The opinion of the court was delivered by: Justice Freeman
Docket No. 88503-Agenda 10-September 2000.
Defendant, Charles Drum, was charged with first degree murder (720 ILCS 5/9-1(a) (West 1996)). The circuit court of Coles County denied the State's pretrial motion to admit certain hearsay statements at defendant's trial. See 725 ILCS 5/115-10.2 (West 1998). The State brought an interlocutory appeal to the appellate court pursuant to our Rule 604(a)(1) (145 Ill. 2d R. 604(a)(1)). The appellate court dismissed the appeal for lack of jurisdiction. 307 Ill. App. 3d 743. We allowed the State's petition for leave to appeal. 177 Ill. 2d R. 315(a). We now reverse and remand for further proceedings.
The State charged defendant; his brother, Thomas Drum; and their friend, Marcus Douglas with the first degree murder of the victim, Shane Ellison. Thomas and Marcus were tried separately. At their trials, Thomas and Marcus each testified in his own defense; each acknowledged that he was involved in the victim's murder; but each characterized his involvement as minimal and defendant's involvement as primary. Marcus testified at Thomas' trial, but Thomas refused to testify at Marcus' trial. Thomas and Marcus were each convicted of first degree murder.
Other than defendant, Thomas and Marcus were the only witnesses to the murder. Thomas and Marcus, respectively, through each of their counsel, indicated that they did not intend to testify at defendant's trial.
In pretrial motions, the State sought to admit the prior testimony of Thomas and Marcus at defendant's trial, pursuant to the statutory residual hearsay exception. 725 ILCS 5/115-10.2 (West 1998). At the close of a hearing, the trial court denied the State's motions.
Pursuant to our Rule 604(a)(1) (145 Ill. 2d R. 604(a)(1)), the State brought an interlocutory appeal from the denial of these motions to the appellate court, which held as follows:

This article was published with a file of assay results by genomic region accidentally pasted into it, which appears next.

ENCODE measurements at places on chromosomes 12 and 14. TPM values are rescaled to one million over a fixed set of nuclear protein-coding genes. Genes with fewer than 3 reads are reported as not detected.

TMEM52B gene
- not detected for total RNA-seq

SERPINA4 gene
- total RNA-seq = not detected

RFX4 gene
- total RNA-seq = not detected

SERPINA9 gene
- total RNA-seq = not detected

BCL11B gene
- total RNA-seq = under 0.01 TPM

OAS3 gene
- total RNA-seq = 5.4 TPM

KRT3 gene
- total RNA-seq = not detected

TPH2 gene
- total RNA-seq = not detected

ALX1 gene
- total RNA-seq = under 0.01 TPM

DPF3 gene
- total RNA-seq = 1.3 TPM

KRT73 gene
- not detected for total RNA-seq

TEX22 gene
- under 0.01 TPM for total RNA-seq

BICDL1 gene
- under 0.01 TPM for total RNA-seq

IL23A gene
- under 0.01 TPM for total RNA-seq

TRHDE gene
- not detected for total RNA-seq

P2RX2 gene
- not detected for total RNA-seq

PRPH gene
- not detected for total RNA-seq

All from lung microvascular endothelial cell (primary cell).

"The State contends that we have jurisdiction pursuant to Supreme Court Rule 604(a)(1) [citation]. We disagree and instead hold that when (1) the State files a motion in limine that seeks the admission of evidence and (2) the trial court enters a discretionary ruling-that is, a ruling that we would normally review deferentially-denying that motion, then (3) Rule 604(a)(1) does not confer jurisdiction on this court to hear an interlocutory appeal of that ruling." 307 Ill. App. 3d at 745.
Concluding that it lacked jurisdiction, the appellate court dismissed this interlocutory appeal. The State appeals to this court.
As in People v. Phipps, 83 Ill. 2d 87, 90 (1980): "The issue on this appeal is very narrow. It is simply whether the State may take an interlocutory appeal from the trial court's pretrial order." At the outset, we note the following:
"Under the 1970 Illinois Constitution, the final authority to prescribe the scope of interlocutory appeals by the State in a criminal case rests exclusively with this court [citation], and whether a particular order may be appealed depends solely upon our construction of our Rule 604(a)(1)." People v. Young, 82 Ill. 2d 234, 239 (1980).
The interpretation of a supreme court rule, like a statute, is a question of law that we review de novo. In re Estate of ...